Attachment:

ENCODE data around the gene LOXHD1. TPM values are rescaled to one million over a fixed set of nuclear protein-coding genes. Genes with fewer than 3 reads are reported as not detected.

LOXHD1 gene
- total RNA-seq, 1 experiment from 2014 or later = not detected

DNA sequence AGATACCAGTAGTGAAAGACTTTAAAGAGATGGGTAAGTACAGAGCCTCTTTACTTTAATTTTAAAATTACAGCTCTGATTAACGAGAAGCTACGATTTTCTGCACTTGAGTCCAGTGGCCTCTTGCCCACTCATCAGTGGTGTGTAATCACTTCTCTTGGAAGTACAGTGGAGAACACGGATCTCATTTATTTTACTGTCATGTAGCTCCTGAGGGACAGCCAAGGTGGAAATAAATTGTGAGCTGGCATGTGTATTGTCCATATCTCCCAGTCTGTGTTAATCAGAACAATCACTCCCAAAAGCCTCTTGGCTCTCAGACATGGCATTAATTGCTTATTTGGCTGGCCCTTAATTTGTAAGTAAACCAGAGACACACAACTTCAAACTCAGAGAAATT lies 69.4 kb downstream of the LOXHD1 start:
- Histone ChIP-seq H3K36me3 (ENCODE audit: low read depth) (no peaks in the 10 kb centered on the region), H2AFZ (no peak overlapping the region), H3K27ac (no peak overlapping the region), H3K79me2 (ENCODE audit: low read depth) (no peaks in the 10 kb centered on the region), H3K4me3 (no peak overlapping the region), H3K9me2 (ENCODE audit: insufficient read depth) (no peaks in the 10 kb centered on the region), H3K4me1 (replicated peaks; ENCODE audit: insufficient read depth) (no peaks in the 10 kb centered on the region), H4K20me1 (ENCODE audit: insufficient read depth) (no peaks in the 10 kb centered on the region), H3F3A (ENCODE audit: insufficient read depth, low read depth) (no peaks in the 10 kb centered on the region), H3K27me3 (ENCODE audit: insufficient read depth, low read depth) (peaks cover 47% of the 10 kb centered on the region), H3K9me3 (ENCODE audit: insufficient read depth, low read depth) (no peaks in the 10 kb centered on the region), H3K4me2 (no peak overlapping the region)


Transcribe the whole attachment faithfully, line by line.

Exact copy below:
ENCODE data around the gene LOXHD1. TPM values are rescaled to one million over a fixed set of nuclear protein-coding genes. Genes with fewer than 3 reads are reported as not detected.

LOXHD1 gene
- total RNA-seq, 1 experiment from 2014 or later = not detected

DNA sequence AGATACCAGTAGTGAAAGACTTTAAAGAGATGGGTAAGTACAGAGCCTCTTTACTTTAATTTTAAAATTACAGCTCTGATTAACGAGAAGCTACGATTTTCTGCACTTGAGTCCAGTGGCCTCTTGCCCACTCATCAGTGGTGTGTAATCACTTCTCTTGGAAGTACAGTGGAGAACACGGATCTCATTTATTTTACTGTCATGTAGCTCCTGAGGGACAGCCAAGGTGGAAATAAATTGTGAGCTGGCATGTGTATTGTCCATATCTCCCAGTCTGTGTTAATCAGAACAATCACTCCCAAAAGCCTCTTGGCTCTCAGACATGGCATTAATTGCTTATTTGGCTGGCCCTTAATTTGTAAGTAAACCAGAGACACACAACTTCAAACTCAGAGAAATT lies 69.4 kb downstream of the LOXHD1 start:
- Histone ChIP-seq H3K36me3 (ENCODE audit: low read depth) (no peaks in the 10 kb centered on the region), H2AFZ (no peak overlapping the region), H3K27ac (no peak overlapping the region), H3K79me2 (ENCODE audit: low read depth) (no peaks in the 10 kb centered on the region), H3K4me3 (no peak overlapping the region), H3K9me2 (ENCODE audit: insufficient read depth) (no peaks in the 10 kb centered on the region), H3K4me1 (replicated peaks; ENCODE audit: insufficient read depth) (no peaks in the 10 kb centered on the region), H4K20me1 (ENCODE audit: insufficient read depth) (no peaks in the 10 kb centered on the region), H3F3A (ENCODE audit: insufficient read depth, low read depth) (no peaks in the 10 kb centered on the region), H3K27me3 (ENCODE audit: insufficient read depth, low read depth) (peaks cover 47% of the 10 kb centered on the region), H3K9me3 (ENCODE audit: insufficient read depth, low read depth) (no peaks in the 10 kb centered on the region), H3K4me2 (no peak overlapping the region)